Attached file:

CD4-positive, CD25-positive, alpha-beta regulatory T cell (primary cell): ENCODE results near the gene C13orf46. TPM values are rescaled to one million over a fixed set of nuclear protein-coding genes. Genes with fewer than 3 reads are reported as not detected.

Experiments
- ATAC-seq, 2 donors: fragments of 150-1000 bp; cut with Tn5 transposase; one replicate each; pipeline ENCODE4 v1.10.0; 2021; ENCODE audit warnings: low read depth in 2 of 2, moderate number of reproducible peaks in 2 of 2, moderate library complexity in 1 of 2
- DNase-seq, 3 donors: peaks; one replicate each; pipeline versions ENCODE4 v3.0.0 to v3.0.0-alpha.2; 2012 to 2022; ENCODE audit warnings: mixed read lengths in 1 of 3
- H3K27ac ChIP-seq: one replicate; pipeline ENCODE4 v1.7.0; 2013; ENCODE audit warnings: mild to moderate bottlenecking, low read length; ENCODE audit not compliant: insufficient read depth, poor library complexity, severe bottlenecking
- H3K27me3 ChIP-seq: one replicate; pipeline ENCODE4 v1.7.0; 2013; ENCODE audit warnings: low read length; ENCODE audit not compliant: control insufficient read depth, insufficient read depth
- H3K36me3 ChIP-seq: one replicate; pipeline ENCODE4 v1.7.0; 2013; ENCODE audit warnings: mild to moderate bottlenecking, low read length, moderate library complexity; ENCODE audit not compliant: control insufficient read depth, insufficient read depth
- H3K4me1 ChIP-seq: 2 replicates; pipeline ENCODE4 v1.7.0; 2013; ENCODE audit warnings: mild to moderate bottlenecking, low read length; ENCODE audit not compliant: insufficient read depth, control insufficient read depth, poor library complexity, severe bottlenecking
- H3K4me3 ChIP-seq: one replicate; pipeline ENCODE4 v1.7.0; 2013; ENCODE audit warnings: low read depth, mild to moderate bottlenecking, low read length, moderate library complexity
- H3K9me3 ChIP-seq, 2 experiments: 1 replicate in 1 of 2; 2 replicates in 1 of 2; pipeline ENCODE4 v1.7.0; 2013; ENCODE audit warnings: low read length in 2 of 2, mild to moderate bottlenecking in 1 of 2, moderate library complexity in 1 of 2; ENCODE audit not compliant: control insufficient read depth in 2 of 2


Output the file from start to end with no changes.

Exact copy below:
CD4-positive, CD25-positive, alpha-beta regulatory T cell (primary cell): ENCODE results near the gene C13orf46. TPM values are rescaled to one million over a fixed set of nuclear protein-coding genes. Genes with fewer than 3 reads are reported as not detected.

Experiments
- ATAC-seq, 2 donors: fragments of 150-1000 bp; cut with Tn5 transposase; one replicate each; pipeline ENCODE4 v1.10.0; 2021; ENCODE audit warnings: low read depth in 2 of 2, moderate number of reproducible peaks in 2 of 2, moderate library complexity in 1 of 2
- DNase-seq, 3 donors: peaks; one replicate each; pipeline versions ENCODE4 v3.0.0 to v3.0.0-alpha.2; 2012 to 2022; ENCODE audit warnings: mixed read lengths in 1 of 3
- H3K27ac ChIP-seq: one replicate; pipeline ENCODE4 v1.7.0; 2013; ENCODE audit warnings: mild to moderate bottlenecking, low read length; ENCODE audit not compliant: insufficient read depth, poor library complexity, severe bottlenecking
- H3K27me3 ChIP-seq: one replicate; pipeline ENCODE4 v1.7.0; 2013; ENCODE audit warnings: low read length; ENCODE audit not compliant: control insufficient read depth, insufficient read depth
- H3K36me3 ChIP-seq: one replicate; pipeline ENCODE4 v1.7.0; 2013; ENCODE audit warnings: mild to moderate bottlenecking, low read length, moderate library complexity; ENCODE audit not compliant: control insufficient read depth, insufficient read depth
- H3K4me1 ChIP-seq: 2 replicates; pipeline ENCODE4 v1.7.0; 2013; ENCODE audit warnings: mild to moderate bottlenecking, low read length; ENCODE audit not compliant: insufficient read depth, control insufficient read depth, poor library complexity, severe bottlenecking
- H3K4me3 ChIP-seq: one replicate; pipeline ENCODE4 v1.7.0; 2013; ENCODE audit warnings: low read depth, mild to moderate bottlenecking, low read length, moderate library complexity
- H3K9me3 ChIP-seq, 2 experiments: 1 replicate in 1 of 2; 2 replicates in 1 of 2; pipeline ENCODE4 v1.7.0; 2013; ENCODE audit warnings: low read length in 2 of 2, mild to moderate bottlenecking in 1 of 2, moderate library complexity in 1 of 2; ENCODE audit not compliant: control insufficient read depth in 2 of 2